The floofy little sparrows took shelter among the snow covered branches last week as the snow continued to come down last week. And now the snow has melted, and I’m thinking spring is just around the corner!
It’s this winter’s first (and last?) real snow day here in Prescott, and I’m enjoying creating portraits of our backyard birds. Notice how floofed up this little sparrow is as he sits on a branch waiting his turn at the feeder! I jazzed up this image a bit with textures, just because I can! I am a veteran of two cataract surgeries, both taking place in the last 3 weeks, and am getting to the point where I can actually see- with the help of reading glasses. The white balance of my vision is cooler now- an unexpected effect. With new eyes and the possibility of Covid numbers going down. I may be getting out soon to do more photography!
I’m still remembering Winter today with this scene from Willow Lake.
Here is another glimpse of the Winter of 2018.
Yes, this was winter- but not THIS winter. This was taken in 2018, which, as I remember, was a pretty average winter here. There were several significant snowfalls, which provided lots of opportunities for photographing snow against the red rocks. We are still waiting for winter this year; we’ve had several dustings but nothing to write home about- or blog about. I’m already thinking about spring!
We watch a LOT of British TV, and one of my favorite British sayings goes something like “…and then it all went pear shaped…”
So I bought some pears and created a few still lifes a week or so ago. This is one of them.
Our photo club had a wonderful presentation on high key photography last week- what it is, how to shoot, and how to edit a high key photo. Although I didn’t follow directions exactly, I enjoyed creating this peony image with a high key look.
Fog is so unusual here in Prescott that I had to document it!
Tonight’s full Wolf Moon in a cloudy sky
I am working on some quick abstracts for my little photo group presentation. I set up the lemons and couldn’t help but see them as facing each other with their little lemon noses. Should I have put masks on them?
My Christmas pelican is still at Watson Lake. Last week, I received a certificate from the Idaho Department of Fish and Game thanking me for reporting his tag and giving me some information about him/her (they don’t know the gender). Basically, they informed me that the pelican was too young to fly when banded in 2020 near Minidoka, Idaho. I’ve always seen pelicans in groups, but this one seems to be alone; I’m hoping friends fly in soon!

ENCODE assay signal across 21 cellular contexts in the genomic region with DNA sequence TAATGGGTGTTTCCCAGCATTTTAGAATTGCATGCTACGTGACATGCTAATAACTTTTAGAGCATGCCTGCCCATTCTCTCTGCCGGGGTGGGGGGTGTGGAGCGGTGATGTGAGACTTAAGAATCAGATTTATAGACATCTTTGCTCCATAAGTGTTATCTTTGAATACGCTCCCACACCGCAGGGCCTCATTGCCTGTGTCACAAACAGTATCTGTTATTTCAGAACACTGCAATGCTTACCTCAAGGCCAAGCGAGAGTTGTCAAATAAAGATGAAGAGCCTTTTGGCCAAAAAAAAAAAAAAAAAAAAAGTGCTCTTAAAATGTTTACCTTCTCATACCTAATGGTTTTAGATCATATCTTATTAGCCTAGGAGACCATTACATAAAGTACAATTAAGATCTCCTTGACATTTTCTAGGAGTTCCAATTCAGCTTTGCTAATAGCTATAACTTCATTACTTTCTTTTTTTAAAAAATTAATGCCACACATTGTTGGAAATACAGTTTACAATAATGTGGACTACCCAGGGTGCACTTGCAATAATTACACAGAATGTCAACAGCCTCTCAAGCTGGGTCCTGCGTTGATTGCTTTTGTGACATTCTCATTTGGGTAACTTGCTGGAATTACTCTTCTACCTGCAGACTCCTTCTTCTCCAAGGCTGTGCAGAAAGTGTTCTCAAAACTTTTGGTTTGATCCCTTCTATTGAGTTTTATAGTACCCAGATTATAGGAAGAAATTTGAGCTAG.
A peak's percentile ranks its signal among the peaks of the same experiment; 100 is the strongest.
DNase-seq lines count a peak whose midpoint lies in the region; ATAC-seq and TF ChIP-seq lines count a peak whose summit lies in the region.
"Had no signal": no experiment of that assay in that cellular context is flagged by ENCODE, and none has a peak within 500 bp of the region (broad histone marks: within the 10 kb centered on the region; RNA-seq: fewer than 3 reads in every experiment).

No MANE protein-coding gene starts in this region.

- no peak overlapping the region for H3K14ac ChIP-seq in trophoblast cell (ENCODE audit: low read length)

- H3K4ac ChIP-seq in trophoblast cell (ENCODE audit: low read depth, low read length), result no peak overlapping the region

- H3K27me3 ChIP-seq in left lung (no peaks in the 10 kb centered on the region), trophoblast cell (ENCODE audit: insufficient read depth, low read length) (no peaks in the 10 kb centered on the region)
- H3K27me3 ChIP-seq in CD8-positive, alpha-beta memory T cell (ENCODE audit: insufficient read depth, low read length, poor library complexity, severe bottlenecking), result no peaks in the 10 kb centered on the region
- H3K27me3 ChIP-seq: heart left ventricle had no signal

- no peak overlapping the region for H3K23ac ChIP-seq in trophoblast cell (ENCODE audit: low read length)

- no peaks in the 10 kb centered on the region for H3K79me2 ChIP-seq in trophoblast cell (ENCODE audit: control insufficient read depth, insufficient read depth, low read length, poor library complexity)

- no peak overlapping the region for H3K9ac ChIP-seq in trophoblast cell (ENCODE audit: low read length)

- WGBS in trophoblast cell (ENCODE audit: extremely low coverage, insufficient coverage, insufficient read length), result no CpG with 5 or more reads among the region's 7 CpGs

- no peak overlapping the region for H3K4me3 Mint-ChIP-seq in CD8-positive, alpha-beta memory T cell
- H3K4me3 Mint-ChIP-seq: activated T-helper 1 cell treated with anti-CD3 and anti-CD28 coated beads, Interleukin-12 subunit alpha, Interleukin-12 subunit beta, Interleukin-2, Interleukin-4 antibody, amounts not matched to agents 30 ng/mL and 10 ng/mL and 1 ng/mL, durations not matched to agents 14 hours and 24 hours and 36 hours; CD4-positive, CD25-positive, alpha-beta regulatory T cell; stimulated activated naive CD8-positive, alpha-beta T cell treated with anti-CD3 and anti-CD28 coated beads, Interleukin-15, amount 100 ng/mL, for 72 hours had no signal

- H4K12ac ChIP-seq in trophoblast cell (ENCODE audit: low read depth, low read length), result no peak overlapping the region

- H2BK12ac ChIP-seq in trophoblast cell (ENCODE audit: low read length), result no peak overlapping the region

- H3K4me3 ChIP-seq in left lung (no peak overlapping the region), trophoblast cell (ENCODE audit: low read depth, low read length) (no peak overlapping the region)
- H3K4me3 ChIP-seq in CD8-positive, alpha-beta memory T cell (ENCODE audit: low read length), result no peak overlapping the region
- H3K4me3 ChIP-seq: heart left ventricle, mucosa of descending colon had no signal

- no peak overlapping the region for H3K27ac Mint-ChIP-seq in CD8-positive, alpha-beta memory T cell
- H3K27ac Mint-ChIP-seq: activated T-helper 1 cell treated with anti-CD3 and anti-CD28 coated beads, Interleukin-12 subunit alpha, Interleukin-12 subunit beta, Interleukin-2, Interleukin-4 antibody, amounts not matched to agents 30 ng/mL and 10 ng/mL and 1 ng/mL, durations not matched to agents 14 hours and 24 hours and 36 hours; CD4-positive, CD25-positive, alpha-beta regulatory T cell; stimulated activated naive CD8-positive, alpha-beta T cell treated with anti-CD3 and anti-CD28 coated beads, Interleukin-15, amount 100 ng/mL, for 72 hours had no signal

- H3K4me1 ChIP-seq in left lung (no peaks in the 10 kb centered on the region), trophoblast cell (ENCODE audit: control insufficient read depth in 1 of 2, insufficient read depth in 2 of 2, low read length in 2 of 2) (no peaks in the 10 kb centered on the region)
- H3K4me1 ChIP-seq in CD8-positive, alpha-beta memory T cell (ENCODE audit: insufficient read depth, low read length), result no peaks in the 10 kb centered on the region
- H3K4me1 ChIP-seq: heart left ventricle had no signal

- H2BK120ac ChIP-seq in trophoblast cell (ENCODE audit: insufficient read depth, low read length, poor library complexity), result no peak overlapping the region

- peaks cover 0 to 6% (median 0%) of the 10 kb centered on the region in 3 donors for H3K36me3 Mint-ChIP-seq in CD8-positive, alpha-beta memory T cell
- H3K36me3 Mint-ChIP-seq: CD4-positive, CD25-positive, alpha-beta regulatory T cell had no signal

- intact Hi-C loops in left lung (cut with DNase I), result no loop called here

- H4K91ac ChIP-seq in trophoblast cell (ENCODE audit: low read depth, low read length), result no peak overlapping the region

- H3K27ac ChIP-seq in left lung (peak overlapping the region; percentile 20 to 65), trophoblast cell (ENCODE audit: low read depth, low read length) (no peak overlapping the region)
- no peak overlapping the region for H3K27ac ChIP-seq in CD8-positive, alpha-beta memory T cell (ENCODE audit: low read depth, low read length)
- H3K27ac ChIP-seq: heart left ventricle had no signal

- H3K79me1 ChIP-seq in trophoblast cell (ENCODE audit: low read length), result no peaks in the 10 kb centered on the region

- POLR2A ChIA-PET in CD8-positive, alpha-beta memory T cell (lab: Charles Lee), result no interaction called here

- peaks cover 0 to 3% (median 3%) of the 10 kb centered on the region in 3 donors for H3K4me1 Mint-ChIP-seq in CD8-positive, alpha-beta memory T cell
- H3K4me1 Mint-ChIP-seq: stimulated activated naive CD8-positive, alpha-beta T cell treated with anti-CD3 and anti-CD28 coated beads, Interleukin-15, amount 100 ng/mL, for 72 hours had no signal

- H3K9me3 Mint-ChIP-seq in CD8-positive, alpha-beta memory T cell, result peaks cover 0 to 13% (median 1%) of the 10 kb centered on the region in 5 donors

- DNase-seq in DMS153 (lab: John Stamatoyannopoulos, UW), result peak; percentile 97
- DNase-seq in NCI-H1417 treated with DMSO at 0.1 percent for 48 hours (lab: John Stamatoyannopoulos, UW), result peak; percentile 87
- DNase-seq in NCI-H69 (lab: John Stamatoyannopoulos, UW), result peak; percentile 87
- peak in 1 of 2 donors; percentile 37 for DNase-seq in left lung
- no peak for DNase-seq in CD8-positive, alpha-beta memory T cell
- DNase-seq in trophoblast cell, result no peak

My photography resolution for 2022 is to get more creative- I have lost my mojo! In fact I volunteered to give a presentation to one of my photography groups on “Create Photography Abstracts Wherever You Are”- in order to make ME go out and find SOMETHING I haven’t shot before. I have had a lot of trouble in the last few months finding photo subjects, so I needed a kick in the pants to force me to get more creative.
I usually get inspired with macros, so I used my iPhone to take closeups in my kitchen. This was captured looking down at a Pyrex measuring cup. Yup, I was that desperate!
Christmas Day was quiet at our house with just the two of us, but around noon we took a walk at Watson Lake. There were many ducks, a very few cormorants, one heron, and one pelican. We were hoping to see some sandhill cranes, because we had spotted some flying over Willow Lake a few days before, but did not see any at the lake. We suspect they kept flying, heading south.
Almost immediately after we spotted the pelican, it took off, and I was able to see the tags on his wings (there is a band on his leg as well). I took the time today to report the tag number to the North American Bird Banding Program, which I think will let me know where the bird was tagged.
Merry Christmas to you all!
I spotted this little tree on our October trip to Flagstaff and had to stop and take its photo. It was snowing, and I loved how the little tree was framed by the larger ones. Despite being overshadowed (literally), it grew, and showed its perfect form when covered with snow. The little tree that could!